Government requests for data and encryption back doors are becoming more and more common.
There are multiple government agencies working to keep people safe from hacking and cyber crime, but what happens when the perpetrator behind the hacking is the government?
The American Civil Liberties Union released a guide for software developers on Thursday that will teach developers how to respond to government requests and demands that compromise user security.
"The likelihood that government actors may attempt to force software makers to push out software updates that include malware designed to obtain data from targeted devices grows as more companies secure their users’ data with encryption," the ACLU warns in the guide.
The most famous example of this type of demand is when Apple and the FBI had a standoff over creating an encryption back door to the iPhone belonging to the San Bernardino shooter.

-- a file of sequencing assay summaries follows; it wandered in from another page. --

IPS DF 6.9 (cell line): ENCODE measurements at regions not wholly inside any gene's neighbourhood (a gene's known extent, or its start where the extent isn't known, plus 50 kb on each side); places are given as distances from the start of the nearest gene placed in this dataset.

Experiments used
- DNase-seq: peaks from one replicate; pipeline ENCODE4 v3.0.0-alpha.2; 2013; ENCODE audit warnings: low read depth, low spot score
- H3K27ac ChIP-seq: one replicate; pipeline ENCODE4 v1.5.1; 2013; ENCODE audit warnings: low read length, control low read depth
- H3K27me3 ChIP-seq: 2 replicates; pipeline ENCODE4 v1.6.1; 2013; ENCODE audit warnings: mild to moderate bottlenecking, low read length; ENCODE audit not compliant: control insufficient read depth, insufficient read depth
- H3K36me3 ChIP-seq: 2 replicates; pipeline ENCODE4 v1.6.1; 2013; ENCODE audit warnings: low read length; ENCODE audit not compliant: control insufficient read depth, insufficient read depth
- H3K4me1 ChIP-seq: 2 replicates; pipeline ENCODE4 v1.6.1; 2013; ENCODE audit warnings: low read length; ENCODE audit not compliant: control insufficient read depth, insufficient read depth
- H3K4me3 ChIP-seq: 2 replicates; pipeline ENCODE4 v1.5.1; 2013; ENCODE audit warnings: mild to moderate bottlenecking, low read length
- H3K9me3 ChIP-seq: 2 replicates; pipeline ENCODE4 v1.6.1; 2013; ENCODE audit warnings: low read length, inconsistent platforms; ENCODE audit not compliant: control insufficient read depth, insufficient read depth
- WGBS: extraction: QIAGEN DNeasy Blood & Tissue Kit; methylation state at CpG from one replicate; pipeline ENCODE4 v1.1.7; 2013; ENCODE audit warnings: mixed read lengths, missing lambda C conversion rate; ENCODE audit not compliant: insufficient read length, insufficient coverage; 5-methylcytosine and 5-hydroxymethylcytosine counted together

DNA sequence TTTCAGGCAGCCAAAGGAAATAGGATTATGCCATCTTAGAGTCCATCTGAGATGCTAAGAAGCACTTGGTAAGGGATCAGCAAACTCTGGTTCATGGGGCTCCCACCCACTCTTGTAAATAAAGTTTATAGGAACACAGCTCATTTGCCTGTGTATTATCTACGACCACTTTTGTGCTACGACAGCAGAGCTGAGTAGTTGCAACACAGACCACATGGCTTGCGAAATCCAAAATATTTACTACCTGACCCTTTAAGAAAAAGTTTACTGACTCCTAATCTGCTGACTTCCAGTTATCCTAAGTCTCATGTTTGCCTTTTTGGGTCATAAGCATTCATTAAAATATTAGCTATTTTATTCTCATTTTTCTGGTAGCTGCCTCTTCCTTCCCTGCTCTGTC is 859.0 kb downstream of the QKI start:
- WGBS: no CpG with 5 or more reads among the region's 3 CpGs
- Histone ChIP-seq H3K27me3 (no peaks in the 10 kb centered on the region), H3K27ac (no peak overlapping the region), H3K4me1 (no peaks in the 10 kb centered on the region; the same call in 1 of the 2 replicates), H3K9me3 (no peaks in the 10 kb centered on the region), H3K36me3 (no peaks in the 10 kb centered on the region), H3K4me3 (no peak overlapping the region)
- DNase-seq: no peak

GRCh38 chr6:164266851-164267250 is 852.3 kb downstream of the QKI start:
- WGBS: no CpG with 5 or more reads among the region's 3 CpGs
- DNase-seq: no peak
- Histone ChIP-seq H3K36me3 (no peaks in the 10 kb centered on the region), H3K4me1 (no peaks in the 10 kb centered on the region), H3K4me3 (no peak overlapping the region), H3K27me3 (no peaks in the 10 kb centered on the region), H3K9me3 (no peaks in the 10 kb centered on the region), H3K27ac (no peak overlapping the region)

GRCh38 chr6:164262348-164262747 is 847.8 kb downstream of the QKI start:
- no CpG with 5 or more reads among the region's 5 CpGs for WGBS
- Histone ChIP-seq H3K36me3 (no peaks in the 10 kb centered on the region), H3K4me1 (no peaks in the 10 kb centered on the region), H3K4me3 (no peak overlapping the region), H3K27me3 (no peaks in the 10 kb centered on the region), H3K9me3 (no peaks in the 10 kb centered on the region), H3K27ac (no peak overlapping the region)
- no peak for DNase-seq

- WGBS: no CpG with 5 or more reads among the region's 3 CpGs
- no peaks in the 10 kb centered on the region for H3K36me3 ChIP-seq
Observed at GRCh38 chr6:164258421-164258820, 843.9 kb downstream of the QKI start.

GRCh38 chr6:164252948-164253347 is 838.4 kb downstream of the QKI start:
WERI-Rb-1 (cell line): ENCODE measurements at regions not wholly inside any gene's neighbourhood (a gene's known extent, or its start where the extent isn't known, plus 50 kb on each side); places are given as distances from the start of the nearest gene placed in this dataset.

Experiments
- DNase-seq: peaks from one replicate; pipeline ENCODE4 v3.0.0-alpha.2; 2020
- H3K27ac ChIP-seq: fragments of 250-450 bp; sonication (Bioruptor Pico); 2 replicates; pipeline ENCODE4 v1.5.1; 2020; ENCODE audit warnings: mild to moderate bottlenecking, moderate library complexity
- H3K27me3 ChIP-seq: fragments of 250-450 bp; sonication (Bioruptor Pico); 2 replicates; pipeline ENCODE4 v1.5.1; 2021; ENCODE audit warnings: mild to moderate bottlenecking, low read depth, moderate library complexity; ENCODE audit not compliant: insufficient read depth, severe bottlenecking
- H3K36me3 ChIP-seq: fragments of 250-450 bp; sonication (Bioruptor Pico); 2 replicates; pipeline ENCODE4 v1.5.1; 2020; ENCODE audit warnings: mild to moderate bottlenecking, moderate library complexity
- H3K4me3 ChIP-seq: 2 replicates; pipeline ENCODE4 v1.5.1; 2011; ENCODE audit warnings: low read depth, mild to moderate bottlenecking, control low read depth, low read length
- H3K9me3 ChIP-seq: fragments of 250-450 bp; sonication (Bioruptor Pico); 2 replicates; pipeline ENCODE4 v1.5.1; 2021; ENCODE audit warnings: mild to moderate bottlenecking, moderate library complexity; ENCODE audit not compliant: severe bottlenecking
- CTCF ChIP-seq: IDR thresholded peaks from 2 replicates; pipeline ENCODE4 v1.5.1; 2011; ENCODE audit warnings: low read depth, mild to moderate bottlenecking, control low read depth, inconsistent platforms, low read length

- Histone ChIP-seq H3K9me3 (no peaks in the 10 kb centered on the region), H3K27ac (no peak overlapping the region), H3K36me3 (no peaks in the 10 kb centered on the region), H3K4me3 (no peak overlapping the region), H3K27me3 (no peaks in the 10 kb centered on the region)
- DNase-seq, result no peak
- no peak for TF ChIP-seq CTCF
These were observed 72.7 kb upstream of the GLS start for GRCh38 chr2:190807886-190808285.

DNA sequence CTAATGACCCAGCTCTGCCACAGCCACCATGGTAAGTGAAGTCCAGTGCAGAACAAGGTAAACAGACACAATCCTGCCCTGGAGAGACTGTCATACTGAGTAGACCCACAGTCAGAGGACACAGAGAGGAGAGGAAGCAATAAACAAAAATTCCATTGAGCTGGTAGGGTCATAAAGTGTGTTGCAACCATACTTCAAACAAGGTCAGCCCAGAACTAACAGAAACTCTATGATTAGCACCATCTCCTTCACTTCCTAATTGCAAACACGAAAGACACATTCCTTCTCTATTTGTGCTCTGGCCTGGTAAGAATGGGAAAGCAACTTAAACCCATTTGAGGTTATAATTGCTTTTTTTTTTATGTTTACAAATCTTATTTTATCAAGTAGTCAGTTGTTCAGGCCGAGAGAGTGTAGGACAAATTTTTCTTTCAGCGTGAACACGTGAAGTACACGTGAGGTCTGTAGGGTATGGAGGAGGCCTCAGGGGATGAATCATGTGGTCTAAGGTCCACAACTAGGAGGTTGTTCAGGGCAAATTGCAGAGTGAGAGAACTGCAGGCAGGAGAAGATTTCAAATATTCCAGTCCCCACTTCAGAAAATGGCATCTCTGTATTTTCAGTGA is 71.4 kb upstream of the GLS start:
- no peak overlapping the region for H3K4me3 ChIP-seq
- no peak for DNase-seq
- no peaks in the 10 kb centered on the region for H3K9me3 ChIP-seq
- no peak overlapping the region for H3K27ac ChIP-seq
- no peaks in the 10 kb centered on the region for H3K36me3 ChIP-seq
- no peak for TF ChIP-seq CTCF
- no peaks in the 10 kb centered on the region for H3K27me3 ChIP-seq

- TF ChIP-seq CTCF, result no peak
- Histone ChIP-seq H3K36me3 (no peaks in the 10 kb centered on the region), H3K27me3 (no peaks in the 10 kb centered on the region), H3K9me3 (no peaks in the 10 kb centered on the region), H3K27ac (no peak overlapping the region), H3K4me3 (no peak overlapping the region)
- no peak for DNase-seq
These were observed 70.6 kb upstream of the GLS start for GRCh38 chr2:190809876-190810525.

While Apple won that fight, not every tech organization and software developer has the resources that Apple does.
As devices and software become ubiquitous in government investigations, the ACLU worries that government reach into consumer tech could reach a new level of invasiveness. If this loophole through software updates becomes reality, it could prompt tech users to stop trusting software updates and stop downloading them, which could leave them vulnerable to hacking.
So what should a concerned developer do? According to the ACLU, implement some privacy-minded policies and plan responses to government requests a head of time. And most importantly? Lawyer up.